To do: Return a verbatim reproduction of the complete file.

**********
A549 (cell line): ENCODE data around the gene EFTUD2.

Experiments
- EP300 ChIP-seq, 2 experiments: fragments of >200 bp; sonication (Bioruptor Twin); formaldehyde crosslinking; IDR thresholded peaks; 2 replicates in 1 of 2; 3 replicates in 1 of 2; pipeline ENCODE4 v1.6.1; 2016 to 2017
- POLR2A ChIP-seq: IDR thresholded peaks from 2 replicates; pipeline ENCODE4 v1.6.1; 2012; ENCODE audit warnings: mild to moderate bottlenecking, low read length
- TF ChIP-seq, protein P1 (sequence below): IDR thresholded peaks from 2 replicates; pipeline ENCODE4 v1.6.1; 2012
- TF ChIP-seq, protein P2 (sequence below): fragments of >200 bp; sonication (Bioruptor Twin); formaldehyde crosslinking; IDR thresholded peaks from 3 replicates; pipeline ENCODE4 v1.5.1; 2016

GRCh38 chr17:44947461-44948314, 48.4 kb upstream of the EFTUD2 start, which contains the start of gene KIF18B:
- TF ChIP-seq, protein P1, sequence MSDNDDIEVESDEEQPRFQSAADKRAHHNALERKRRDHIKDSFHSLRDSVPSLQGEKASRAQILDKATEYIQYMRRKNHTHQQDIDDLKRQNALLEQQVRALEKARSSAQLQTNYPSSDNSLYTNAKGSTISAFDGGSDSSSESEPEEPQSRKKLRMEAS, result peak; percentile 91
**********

A549 (cell line): ENCODE data around the gene EFTUD2.

Experiments
- EP300 ChIP-seq, 2 experiments: fragments of >200 bp; sonication (Bioruptor Twin); formaldehyde crosslinking; IDR thresholded peaks; 2 replicates in 1 of 2; 3 replicates in 1 of 2; pipeline ENCODE4 v1.6.1; 2016 to 2017
- POLR2A ChIP-seq: IDR thresholded peaks from 2 replicates; pipeline ENCODE4 v1.6.1; 2012; ENCODE audit warnings: mild to moderate bottlenecking, low read length
- TF ChIP-seq, protein P1 (sequence below): IDR thresholded peaks from 2 replicates; pipeline ENCODE4 v1.6.1; 2012
- TF ChIP-seq, protein P2 (sequence below): fragments of >200 bp; sonication (Bioruptor Twin); formaldehyde crosslinking; IDR thresholded peaks from 3 replicates; pipeline ENCODE4 v1.5.1; 2016

GRCh38 chr17:44947461-44948314, 48.4 kb upstream of the EFTUD2 start, which contains the start of gene KIF18B:
- TF ChIP-seq, protein P1, sequence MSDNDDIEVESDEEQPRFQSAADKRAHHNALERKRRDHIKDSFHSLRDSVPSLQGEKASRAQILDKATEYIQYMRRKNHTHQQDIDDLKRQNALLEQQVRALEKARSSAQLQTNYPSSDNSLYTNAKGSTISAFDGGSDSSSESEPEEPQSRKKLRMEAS, result peak; percentile 91